Rumer Willis Talks About Career Integrity & Hating Photoshop

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Any child of a major celebrity is bound to get a lot of attention by default, and not always in a positive way. If a celeb offspring achieves something great in his or her career, there is often a lot of skepticism that they are “riding on the coattails” of their famous parents. But there are plenty of cases to prove otherwise.

The daughters of Bruce Willis and Demi Moore have really been showing that a lot lately in their own respective careers. We’ve seen how Scout Willis has become a fierce activist for women’s bodies and joined the “Free the Nipple” movement by walking down New York City topless.

Tallulah Willis recently opened up about her history of drug abuse and why accepting yourself is important.

Rumer Willis is an actress and singer and has firmly cemented herself as a true artist, despite the connections people may make with her mom and dad. In an interview with Elle Magazine, she spoke about her latest appearance in ‘For The Record: Baz Luhrman’ which is a musical theater collection of his greatest hits. Rumer plays the role of Fran from the Aussie movie ‘Strictly Ballroom’ and is stretching her dancing wings too.

She addressed the issue of audiences judging her with an extra measure of skepticism because of her famous last name.

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“I think there’s always a stigma in the public about that. Everyone’s always like, ‘Oh, this fucker. What is she going to do?’ They look at you and wonder what you can actually do. There’s a stereotype of people coming out and not actually having talent. But in my family I was always supported in whatever I wanted to do. It was just important that I finish high school and not work before that.”

Some advice she had gotten before she started out isn’t just reserved for famous children, but can apply for anyone, anywhere. She attributes career success and longevity to a little thing called integrity.

“The most important thing I realized early on is that you can’t worry about what other people think of you—you have to make yourself happy. Stay true to your integrity and if you’re doing something that you feel like doesn’t represent your integrity, speak up. You have to say that. If you’re doing something that doesn’t make you feel good, you probably shouldn’t be doing it.”

In the interview she says how much she admires Scout for being so “gutsy” and standing up for something she believes in, echoing exactly what she expresses above. It seems activism and speaking up runs in her family, because Rumer has some thoughts about photoshop, and how it affects the body image of others girls.

“There were these photos from the [Franziska Fox] lookbook I shot that were Photoshopped. They Photoshopped my face and my body, and I wasn’t okay with it. I didn’t approve it. I was like, ‘You know what? That’s not the kind of thing I want to be putting out there.’”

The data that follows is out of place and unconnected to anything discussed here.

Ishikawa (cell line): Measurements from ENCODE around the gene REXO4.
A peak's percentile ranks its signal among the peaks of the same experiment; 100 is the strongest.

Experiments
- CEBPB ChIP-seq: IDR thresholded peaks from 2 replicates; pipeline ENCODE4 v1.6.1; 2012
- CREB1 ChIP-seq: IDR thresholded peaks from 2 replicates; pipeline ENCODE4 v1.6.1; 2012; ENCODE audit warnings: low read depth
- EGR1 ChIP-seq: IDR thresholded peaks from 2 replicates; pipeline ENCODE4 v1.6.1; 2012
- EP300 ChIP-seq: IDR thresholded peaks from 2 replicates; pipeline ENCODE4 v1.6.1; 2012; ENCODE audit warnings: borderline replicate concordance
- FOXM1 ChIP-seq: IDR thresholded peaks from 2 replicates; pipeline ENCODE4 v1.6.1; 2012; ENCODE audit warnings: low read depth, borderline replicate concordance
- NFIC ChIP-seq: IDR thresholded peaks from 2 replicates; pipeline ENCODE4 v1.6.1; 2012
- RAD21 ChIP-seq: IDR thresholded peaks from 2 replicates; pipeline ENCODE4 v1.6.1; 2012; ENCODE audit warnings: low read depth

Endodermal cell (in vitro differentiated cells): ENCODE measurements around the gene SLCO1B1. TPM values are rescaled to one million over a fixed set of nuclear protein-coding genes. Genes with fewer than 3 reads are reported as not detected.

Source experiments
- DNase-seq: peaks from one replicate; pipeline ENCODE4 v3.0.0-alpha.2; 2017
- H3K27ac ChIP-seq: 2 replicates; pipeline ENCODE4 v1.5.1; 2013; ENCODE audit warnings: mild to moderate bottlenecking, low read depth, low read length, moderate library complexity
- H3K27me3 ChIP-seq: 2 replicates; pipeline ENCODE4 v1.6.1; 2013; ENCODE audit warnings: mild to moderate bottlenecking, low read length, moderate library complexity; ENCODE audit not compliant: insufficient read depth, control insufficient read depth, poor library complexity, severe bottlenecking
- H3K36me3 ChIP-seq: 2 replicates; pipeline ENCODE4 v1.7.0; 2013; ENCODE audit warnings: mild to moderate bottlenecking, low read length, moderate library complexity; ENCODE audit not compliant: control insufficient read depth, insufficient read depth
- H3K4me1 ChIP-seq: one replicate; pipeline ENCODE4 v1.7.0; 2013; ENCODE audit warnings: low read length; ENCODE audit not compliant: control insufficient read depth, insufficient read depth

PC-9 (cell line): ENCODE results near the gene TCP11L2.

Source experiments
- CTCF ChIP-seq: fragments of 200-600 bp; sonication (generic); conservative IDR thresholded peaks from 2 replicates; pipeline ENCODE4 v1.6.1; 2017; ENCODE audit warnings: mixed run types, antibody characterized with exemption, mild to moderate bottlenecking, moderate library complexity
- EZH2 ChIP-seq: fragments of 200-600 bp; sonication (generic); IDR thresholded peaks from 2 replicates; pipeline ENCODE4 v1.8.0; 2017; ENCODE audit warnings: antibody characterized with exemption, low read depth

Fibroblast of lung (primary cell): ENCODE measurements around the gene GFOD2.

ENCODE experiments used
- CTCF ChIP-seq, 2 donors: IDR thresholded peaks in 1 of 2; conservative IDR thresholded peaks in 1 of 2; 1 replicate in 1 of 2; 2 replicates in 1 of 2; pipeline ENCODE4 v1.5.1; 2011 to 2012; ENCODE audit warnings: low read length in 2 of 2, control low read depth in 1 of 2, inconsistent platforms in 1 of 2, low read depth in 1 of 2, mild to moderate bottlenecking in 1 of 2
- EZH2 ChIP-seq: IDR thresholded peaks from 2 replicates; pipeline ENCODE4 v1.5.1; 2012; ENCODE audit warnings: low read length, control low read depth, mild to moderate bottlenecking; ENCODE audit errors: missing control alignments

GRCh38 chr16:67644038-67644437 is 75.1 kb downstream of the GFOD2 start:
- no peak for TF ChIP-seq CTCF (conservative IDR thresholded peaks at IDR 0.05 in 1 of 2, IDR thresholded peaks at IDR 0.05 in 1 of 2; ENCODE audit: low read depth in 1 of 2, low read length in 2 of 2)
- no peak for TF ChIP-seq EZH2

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Yikes! That body doesn’t even look human! Perhaps this brand ought to fire their digital retoucher. Rumer speaks about the importance of representing real women’s bodies in the media, fashion and advertising, which is still something of an anomaly in these industries.

A recent AdWeek panel titled “Fem-vertising: Women Demand More From Brands,” showed that advertising which caters to women, rather than making a profit off their insecurities actually yield better financial returns for brands. Umm, duh! We’ve seen how successful brands like Dove, Pantene, Always, and Under Armour have marketed campaigns encouraging women to love, rather than dislike or try to change, their bodies. And the results speak for themselves:

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It seems the advertising industry are the very last people to catch on, which is why social media and blogging has become a popular source for sharing information and creating content; it it generated by everyday people and they are sick of waiting for industries to listen to what they want!

Rumer Willis echoes the exact notion that the industry is finally realizing: that we shouldn’t be made to feel like we need to change ourselves to gain happiness.

“Girls who look at this shouldn’t feel like they have to change themselves or have some weird ideal that you have to be Photoshopped to look good or look perfect,” she said.

“I really want to set a good example. I like that my sister did that [because] you have to be accepting of who you are and what you have going on. I learned an interesting lesson from all this and I have to be much more specific and say, ‘Look, this is who I am. If you want me to be a part of what you’re doing, these are the things I live by.’ Don’t slim my arms down–I worked really hard to get them to look this strong.”

Ah yes Rumer, from your mouth to the the advertising executives’ and fashion industry’s ears!

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One Comment

  1. Pingback: We All Need To Stop Bullying Ourselves & Being Cruel To Other Women, Says Rumer Willis

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